Some countries are responding to the call. “In the African cities, a large amount of land is used for farming in and out of season,” says Souleymane Diallo of Senegal. “Farming on our doorsteps can now be found all over our cities. The local people are slowly learning the tricks of the trade, particularly as far as out of season cultivation is concerned. This takes time, however, because produce is traditionally grown only during the rainy season.”

The bulk of urban “farmers” are those moderately poor, and in Africa and Latin America, they tend to be women without formal-sector jobs. Along with other domestic obligations, women typically have the job of keeping the family larder well stocked. By tending household or neighborhood gardens, they can either reduce the demands placed on their husband’s wages or supplement those wages with cash. Households in nearly half of the developing countries spend 50 to 80 percent of their income on food.

It is now becoming clear to city authorities that so-called urban farms are essential food sources as the world quickly approaches the time when 50 percent of its population will live in the cities. “Urban farming is clearly far more than a means of subsistence, an informal activity, or an illegal business,” comments Dr. Luc Mougeot, program officer of the Urban Environment Management Program of Canada’s International Development Research Center.

Dr. Smit claims that urban farming has an intrinsic advantage over large-scale rural food production. “Urban agriculture tends to be more organic than rural,” he says. “Rural farming in recent years has moved towards larger farms that use chemicals and machinery to increase yields. And most rural agriculture is monocropping that needs fertilizers and insecticides.”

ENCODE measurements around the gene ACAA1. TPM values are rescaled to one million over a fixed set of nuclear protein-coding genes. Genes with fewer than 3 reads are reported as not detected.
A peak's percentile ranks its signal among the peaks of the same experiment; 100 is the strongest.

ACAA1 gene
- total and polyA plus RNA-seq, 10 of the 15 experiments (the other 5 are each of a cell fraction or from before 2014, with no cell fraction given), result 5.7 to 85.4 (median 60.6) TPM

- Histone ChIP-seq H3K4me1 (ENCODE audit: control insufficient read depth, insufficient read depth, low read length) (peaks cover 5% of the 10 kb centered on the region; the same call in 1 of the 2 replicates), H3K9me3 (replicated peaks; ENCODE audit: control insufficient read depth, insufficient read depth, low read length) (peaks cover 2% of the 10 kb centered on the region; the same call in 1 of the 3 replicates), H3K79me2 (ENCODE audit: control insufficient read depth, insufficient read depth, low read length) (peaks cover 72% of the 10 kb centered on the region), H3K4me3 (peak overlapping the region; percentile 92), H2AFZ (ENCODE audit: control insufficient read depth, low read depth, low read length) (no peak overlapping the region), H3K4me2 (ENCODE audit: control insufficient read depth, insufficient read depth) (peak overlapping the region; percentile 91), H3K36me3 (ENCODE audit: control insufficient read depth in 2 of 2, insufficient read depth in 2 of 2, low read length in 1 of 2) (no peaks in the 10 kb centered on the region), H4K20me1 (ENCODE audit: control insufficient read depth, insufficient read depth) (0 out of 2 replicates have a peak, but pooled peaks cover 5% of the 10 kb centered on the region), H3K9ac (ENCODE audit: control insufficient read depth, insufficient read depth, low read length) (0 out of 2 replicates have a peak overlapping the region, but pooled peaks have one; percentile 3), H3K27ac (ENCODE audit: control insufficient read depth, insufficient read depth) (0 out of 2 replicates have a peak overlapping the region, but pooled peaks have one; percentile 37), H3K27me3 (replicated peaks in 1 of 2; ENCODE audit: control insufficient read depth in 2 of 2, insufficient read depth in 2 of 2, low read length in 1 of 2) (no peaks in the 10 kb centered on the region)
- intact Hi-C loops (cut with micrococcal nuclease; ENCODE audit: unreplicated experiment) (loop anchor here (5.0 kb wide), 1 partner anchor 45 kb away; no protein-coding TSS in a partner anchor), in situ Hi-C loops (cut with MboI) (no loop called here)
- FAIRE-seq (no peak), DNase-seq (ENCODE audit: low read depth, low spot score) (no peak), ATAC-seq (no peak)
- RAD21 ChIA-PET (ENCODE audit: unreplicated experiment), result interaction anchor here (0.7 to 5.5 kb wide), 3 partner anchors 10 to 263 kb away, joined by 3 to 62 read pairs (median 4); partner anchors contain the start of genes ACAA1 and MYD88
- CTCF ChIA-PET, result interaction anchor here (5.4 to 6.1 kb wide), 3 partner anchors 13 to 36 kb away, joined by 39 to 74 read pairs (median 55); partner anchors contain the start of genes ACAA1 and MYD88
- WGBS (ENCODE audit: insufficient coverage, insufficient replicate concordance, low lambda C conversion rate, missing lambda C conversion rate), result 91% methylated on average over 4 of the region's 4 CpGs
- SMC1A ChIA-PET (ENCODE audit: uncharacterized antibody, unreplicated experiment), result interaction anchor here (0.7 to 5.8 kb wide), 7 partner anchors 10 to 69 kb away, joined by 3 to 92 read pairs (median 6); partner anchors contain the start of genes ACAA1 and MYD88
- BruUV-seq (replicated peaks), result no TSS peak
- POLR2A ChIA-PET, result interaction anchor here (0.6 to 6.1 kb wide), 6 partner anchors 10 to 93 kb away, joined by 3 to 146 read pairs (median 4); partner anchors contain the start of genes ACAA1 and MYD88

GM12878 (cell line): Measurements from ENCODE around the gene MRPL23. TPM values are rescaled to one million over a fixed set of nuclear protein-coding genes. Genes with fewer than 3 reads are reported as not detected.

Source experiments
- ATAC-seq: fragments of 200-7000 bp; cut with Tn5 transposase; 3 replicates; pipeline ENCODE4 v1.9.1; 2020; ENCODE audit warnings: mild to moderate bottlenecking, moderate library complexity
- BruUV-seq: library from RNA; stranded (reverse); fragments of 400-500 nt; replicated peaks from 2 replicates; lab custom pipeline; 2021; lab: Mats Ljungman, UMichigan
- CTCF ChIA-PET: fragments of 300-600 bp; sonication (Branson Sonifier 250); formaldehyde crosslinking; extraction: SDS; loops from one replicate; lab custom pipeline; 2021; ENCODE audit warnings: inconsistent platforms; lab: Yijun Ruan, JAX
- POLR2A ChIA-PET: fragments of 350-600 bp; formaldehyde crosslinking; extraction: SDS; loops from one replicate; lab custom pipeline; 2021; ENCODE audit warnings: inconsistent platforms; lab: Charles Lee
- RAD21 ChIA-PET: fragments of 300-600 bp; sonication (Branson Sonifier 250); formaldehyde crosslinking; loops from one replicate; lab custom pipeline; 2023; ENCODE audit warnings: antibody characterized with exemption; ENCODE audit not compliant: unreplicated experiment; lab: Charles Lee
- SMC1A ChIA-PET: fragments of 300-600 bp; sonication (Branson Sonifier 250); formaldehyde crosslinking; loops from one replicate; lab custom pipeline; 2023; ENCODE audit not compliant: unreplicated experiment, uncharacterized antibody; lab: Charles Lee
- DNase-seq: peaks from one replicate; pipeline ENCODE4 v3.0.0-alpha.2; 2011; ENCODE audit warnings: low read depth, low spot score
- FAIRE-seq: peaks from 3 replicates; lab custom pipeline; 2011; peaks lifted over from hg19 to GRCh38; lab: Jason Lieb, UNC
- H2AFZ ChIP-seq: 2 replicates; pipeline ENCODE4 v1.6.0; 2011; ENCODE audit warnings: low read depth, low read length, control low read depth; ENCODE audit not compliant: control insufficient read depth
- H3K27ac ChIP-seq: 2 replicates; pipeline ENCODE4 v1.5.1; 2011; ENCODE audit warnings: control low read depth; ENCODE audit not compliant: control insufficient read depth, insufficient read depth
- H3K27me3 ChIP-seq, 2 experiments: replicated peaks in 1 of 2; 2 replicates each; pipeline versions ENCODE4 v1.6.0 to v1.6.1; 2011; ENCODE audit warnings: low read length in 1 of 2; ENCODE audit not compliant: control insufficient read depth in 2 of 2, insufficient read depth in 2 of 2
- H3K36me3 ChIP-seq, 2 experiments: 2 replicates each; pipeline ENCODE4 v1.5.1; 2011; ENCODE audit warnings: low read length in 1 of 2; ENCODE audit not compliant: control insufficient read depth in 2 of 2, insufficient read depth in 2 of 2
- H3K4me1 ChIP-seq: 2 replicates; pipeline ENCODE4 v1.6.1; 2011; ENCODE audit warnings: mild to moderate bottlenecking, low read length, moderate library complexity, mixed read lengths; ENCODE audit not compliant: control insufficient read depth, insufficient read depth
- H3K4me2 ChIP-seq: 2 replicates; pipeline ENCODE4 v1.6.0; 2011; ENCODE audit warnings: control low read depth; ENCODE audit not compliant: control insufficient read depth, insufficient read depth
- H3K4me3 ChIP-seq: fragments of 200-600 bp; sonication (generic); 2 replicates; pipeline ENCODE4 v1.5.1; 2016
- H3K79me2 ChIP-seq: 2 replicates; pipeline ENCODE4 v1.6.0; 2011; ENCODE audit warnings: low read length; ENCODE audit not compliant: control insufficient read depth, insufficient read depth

As a means of cleaning and greening the world’s cities, the potential of urban farming is tremendous. “In low-income areas of developing country cities, the soil is practically dead and breeds disease,” says Dr. Smit. “Taking care of the soil helps to restore biodiversity to the city. When the soil is fed you get trees and bushes that clean the air. Diseases transmitted by dust and polluted water begin to disappear.”

Of course, there are significant health hazards associated with urban farming. The use of improperly treated waste in farming caused a cholera epidemic in Chile and Peru in 1991. Food grown along roadsides can be contaminated by lead from vehicular emissions, which can also deposit heavy metals in the soil. And chemical fertilizers and insecticides, along with animal wastes, can leach into the soil and water table, causing severe health problems in densely populated urban areas.

Research by a number of international organizations shows that it is safe to use waste for farming, provided that consistent and well-monitored treatment procedures are followed. Critics, however, point out that cities in the poorest countries often lack the institutional capacity to properly manage and monitor such treatment.